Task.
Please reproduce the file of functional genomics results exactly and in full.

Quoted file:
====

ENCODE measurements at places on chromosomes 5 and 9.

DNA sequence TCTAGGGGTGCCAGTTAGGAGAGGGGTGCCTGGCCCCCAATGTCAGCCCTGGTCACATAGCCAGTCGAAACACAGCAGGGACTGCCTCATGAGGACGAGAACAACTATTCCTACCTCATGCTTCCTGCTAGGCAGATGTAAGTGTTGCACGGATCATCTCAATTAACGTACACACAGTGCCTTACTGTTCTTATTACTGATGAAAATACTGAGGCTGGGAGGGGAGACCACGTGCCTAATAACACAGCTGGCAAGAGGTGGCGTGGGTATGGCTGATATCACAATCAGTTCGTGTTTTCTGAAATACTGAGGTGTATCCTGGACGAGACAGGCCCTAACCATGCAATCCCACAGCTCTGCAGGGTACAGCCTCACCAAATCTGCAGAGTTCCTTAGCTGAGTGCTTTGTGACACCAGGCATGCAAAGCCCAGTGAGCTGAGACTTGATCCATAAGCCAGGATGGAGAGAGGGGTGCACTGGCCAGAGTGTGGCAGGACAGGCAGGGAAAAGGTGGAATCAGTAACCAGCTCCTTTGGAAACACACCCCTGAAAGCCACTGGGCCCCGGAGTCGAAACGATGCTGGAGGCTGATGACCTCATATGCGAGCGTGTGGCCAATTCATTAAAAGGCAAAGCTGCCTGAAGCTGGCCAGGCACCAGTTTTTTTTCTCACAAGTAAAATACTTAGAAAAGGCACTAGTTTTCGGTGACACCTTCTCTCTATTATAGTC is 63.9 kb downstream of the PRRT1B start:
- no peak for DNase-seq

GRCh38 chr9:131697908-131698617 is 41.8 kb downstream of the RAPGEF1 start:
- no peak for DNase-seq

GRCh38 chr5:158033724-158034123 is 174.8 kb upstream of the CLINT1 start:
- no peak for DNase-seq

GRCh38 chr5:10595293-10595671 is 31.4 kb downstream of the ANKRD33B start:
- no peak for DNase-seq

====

ENCODE measurements at places on chromosomes 5 and 9.

DNA sequence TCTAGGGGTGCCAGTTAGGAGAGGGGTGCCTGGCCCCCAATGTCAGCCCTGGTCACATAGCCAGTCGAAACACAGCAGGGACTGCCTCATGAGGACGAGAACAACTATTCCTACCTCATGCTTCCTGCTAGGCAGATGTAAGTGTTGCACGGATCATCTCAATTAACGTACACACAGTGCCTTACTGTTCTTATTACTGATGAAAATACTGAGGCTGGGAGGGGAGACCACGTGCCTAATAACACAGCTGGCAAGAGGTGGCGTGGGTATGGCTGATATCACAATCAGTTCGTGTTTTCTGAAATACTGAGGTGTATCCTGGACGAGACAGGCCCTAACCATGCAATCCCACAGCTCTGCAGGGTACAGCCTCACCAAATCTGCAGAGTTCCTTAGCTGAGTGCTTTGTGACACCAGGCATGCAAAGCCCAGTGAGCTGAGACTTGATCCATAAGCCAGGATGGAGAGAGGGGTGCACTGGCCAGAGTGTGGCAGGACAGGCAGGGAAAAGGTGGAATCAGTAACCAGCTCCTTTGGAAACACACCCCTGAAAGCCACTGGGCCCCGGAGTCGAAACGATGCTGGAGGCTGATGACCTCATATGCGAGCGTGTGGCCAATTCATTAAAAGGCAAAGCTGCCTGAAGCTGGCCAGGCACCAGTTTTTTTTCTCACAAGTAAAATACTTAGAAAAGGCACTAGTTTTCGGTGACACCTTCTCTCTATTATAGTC is 63.9 kb downstream of the PRRT1B start:
- no peak for DNase-seq

GRCh38 chr9:131697908-131698617 is 41.8 kb downstream of the RAPGEF1 start:
- no peak for DNase-seq

GRCh38 chr5:158033724-158034123 is 174.8 kb upstream of the CLINT1 start:
- no peak for DNase-seq

GRCh38 chr5:10595293-10595671 is 31.4 kb downstream of the ANKRD33B start:
- no peak for DNase-seq